28 weeks later: Thailand tourism down, but not out
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28 weeks later: Thailand tourism down, but not out

By Guest Contributor

Earlier this month Thailand’s Tourism Minister Kobkarn Wattanavrangkul said that about 25 million foreign visitors are expected to visit the country this year, down from 26.7 million in 2013. This seems optimistic, considering that Thailand has suffered a tumultuous year marred by months of violent political protests and a military coup on May 22.

Official figures show that 19,739,600 people visited Thailand in the first 10 months of the year, 8.72 per cent below the  21,626,233 that visited during the same period last year. Tourist arrivals are likely to gain momentum over the next two months as the ‘high season’ gets under way, so Mr. Kobkarn’s predictions may not be so far off the mark.

It has been a consistently bad year for tourism in Thailand. The first nine months of the year all showed a drop in arrivals. June was far by the worst, with numbers falling 24.37 percent below 2013 levels in the immediate aftermath of the coup. October was the only month this year to show an improvement on last year, signalling that the industry has turned a corner, at least for now.

The dip in tourism numbers is a serious blow to Thailand’s ailing economy. The original target for 2014 was 28 million foreign visitors and 2 trillion baht in tourism-related income. Even if the industry recovers to 25 million visitors for the year, that still represents a loss of about 200 billion baht (US$6.1 billion) for the Thai economy.   

Even more worrying is the possibility that these figures may not truly reflect the problems faced by the tourism industry in Thailand. The figures publicised by Thai authorities, and usually carried by media, represent total international arrivals, including land-border arrivals from neighbouring countries like Burma, Cambodia and Laos.

Arrivals to Suvarnabhumi International Airport, where most international tourists arrive in the country, arguably paint a more accurate picture of the state of Thailand’s tourism industry. At the end of October, arrivals at Suvarnabhumi were down 15.61 percent compared to the same time last year, significantly more than the 8.72 percent in the overall figures.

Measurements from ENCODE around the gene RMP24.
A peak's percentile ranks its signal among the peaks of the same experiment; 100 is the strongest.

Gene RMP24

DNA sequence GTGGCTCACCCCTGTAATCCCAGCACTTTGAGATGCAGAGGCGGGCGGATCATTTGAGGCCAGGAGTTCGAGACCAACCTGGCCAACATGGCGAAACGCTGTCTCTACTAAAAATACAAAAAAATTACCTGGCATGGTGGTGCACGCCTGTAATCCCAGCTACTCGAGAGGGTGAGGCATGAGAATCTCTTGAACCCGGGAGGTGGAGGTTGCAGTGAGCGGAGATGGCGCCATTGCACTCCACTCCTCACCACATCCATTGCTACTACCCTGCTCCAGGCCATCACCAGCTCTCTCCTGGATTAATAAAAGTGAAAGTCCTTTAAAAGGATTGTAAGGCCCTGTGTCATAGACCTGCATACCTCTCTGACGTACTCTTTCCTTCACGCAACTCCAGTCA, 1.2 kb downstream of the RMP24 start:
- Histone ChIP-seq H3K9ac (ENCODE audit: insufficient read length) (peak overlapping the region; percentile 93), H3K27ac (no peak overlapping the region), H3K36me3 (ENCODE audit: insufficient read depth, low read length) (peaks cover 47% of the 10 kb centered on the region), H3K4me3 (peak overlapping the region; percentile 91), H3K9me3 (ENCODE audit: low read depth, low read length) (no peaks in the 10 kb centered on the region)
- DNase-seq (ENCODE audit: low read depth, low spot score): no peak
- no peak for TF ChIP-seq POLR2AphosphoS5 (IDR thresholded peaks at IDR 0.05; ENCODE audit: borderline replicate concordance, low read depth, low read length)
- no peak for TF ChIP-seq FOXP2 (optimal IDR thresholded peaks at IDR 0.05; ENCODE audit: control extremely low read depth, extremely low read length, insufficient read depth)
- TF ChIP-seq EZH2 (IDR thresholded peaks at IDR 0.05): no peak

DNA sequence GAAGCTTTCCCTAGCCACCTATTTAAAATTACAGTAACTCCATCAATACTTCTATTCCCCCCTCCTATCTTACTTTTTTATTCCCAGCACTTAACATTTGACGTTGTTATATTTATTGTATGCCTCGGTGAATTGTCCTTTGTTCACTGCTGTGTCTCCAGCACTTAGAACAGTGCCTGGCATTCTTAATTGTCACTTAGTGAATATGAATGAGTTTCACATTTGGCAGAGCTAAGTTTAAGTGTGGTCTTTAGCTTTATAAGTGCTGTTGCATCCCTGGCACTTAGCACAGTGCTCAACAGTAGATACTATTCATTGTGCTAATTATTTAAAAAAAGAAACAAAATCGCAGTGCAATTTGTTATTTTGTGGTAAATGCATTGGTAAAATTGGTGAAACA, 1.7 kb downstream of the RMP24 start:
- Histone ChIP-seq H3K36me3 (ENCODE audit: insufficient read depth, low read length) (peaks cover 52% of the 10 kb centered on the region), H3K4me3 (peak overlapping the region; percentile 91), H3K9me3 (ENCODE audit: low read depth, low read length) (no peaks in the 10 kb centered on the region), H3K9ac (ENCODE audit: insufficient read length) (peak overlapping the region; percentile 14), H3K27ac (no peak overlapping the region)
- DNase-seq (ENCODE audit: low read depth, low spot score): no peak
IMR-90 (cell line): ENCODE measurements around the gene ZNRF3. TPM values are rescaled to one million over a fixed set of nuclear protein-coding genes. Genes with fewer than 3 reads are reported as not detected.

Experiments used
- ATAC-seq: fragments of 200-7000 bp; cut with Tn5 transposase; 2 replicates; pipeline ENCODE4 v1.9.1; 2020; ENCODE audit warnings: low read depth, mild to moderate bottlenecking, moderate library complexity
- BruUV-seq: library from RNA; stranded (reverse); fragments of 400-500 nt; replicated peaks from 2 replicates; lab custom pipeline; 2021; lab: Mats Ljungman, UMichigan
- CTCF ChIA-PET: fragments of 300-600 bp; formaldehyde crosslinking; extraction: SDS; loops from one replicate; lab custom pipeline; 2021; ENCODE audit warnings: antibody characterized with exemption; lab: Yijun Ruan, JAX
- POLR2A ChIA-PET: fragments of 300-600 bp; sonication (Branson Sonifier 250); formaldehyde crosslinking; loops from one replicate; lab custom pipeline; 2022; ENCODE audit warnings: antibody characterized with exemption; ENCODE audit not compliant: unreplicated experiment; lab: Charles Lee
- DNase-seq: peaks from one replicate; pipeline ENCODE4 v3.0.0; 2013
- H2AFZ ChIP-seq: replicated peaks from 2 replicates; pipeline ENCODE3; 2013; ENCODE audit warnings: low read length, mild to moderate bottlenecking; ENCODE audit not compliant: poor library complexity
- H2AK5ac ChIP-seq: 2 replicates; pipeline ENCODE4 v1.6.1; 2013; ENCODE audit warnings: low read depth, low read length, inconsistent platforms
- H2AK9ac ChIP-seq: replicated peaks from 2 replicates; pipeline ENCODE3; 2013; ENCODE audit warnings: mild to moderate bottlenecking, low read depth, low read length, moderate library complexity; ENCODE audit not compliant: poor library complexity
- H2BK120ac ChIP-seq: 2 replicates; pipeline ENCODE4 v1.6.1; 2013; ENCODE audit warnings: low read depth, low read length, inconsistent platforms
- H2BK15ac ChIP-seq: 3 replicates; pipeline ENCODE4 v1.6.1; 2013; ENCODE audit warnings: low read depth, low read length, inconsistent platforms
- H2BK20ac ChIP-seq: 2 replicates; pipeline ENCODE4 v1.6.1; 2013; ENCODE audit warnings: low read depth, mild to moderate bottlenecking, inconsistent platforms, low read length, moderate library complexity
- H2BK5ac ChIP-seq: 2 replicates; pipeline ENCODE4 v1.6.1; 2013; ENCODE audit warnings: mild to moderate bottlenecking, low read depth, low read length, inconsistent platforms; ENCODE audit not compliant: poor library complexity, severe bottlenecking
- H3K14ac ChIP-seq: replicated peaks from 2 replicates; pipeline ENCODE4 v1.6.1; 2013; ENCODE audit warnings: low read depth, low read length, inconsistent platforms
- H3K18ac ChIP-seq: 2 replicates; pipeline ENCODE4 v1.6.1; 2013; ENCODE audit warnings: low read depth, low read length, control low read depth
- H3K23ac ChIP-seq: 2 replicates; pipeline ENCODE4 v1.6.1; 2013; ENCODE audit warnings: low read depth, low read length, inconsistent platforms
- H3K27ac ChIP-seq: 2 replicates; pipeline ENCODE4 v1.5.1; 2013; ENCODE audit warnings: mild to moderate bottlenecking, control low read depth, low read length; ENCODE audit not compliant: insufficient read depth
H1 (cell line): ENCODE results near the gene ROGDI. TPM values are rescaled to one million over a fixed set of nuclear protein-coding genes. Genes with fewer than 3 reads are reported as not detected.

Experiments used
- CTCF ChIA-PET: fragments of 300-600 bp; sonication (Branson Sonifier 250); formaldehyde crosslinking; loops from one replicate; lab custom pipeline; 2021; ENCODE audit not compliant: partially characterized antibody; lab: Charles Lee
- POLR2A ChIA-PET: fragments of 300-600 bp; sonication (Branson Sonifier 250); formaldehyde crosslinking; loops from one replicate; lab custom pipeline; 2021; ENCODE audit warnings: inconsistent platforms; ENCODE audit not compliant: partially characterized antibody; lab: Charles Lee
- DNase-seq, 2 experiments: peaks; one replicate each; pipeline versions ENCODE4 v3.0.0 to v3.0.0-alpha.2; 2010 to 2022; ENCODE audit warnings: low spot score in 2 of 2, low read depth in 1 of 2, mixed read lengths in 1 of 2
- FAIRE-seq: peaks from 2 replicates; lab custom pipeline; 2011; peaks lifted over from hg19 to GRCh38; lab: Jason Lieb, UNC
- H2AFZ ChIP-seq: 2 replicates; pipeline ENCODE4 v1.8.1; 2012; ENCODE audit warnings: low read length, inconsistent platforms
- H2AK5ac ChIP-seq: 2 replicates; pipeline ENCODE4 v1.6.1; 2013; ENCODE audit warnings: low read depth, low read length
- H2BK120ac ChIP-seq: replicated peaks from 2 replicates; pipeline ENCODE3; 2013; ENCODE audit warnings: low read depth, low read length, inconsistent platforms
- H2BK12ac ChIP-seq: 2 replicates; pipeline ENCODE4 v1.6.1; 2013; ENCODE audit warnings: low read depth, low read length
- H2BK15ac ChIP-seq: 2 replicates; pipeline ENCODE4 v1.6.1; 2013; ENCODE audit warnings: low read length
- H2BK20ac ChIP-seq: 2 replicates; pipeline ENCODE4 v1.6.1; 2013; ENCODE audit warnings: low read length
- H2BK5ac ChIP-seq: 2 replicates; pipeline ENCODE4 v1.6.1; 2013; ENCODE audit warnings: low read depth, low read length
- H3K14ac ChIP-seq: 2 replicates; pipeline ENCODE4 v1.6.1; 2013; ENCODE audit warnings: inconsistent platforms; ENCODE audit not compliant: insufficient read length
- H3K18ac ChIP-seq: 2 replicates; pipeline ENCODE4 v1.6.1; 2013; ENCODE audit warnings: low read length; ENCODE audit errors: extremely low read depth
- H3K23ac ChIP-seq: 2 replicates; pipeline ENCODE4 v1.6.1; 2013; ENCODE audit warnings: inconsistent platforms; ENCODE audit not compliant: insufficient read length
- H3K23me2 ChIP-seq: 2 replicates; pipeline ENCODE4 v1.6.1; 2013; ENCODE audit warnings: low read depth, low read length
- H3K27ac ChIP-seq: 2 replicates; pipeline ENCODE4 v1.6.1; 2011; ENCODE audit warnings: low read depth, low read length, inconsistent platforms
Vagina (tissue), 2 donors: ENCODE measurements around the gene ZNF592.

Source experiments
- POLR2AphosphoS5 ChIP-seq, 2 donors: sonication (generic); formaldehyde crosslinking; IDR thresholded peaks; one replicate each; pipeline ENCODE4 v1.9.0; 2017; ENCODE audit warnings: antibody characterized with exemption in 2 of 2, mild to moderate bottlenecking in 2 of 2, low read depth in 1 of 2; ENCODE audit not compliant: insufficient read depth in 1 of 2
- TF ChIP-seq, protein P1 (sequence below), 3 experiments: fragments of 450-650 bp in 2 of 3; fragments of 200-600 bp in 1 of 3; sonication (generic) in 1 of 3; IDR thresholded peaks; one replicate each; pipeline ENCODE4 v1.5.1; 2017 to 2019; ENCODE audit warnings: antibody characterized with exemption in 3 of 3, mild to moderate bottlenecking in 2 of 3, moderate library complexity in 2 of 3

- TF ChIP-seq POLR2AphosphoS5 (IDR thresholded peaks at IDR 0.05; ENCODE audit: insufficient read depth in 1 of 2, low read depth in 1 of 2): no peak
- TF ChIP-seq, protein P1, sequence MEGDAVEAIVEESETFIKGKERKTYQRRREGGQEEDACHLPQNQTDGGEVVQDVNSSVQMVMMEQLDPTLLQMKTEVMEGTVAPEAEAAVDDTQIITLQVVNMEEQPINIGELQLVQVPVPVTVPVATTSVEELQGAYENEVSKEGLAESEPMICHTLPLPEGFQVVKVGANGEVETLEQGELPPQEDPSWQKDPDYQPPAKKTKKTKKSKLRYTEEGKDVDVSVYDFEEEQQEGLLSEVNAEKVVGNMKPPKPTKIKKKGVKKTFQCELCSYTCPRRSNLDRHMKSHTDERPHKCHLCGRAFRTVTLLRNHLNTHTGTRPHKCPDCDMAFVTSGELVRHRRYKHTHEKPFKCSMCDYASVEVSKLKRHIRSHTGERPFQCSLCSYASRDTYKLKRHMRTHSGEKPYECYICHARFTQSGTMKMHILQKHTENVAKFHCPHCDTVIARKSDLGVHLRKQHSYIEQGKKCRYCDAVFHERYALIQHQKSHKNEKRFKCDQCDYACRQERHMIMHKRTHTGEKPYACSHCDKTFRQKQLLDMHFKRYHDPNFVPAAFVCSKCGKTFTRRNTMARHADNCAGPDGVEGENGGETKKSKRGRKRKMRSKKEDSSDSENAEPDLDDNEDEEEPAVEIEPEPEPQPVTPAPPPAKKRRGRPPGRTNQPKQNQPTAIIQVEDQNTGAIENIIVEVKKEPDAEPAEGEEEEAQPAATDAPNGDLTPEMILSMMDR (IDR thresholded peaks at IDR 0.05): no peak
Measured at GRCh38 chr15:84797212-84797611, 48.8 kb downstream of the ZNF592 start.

While tourism in Thailand is showing clear signs of a rebound, the junta has a lot to do if it is to restore the country’s image as a safe and attractive destination. The gruesome murders of British tourists Hannah Withridge and David Miller on the southern island of Koh Tao in September made international headlines and raised serious concerns about tourist safety.

The botched investigation and some very questionable remarks by junta leader Prayuth Chan-ocha regarding whether “good looking” tourists are safe wearing bikinis (which, to his credit, he apologised for) did not help the situation. Even the Thai authorities’ attempts at damage control – ID bracelets for tourists, seriously? – seemed ham-fisted.

Less of a problem seems to be the fact that the country remains under martial law and will remain under the control of the junta for the foreseeable future. While there were some for calls for the boycotting of Thailand as a tourist destination in June, they seem to have had little or no effect. The junta even attempted to spin this in its favour last month with its ’24 Hours Enjoy Thailand’ campaign promoting “safe travel” under martial law.

“We want the tourists to be confident that they can travel in Thailand both day and night with safety at all times,” Tourism Authority of Thailand governor Thawatchai Arunyik told Thai Rath newspaper.

A recent poll suggested that martial law and military rule is not a high priority for tourists. Most also responded that they felt safe in Thailand.

The pollsters surveyed 1,044 foreign visitors from Nov 7 to 9 and reported that 70% said martial law did not affect the decision to visit Thailand, while the remaining 30%  said it had been a factor they had considered before coming here.

However, 86.1% o respondents thought Thailand was a safe destination for tourists, while 2.4% considered it unsafe, and 11.5% were indecisive.

Taxis, not martial law, upset tourists”, Bangkok Post, November 30, 2014

Somehow, despite itself, the junta seems to have brought the tourism industry back on track. The fact that tourists are coming back so quickly is more of a testament to the amazing draw the country has for travellers than anything the current rulers managed to achieve in the past six months. In the end most tourists don’t care too much about who’s in charge, so long as they can enjoy Thailand’s beauty, culture and/or raucous nightlife in relative safety. If the junta can keep the streets free of political violence then 2015 could well be a bumper year for tourism, though a peaceful return to democracy wouldn’t hurt either.


The 28 Weeks Later series – Thailand 6 months after the coup:

Introduction: 28 weeks later in post-coup Thailand
Part 1: Economic stability comes at a cost under Thailand’s military junta
Part 2: Prayuth, censorship and the media in post-coup Thailand
Part 3: An education fit for a zombie?
Part 4: Are Thai people really happy after the coup?
Part 5: Thailand’s junta and the war on corruption
Part 6: PDRC myths and Thailand’s privileged ‘new generation’
Part 7: Thailand tourism down, but not out
Part 8: Education reform in Thailand under the junta
Part 9: 28 weeks later in post-coup Thailand: Some personal thoughts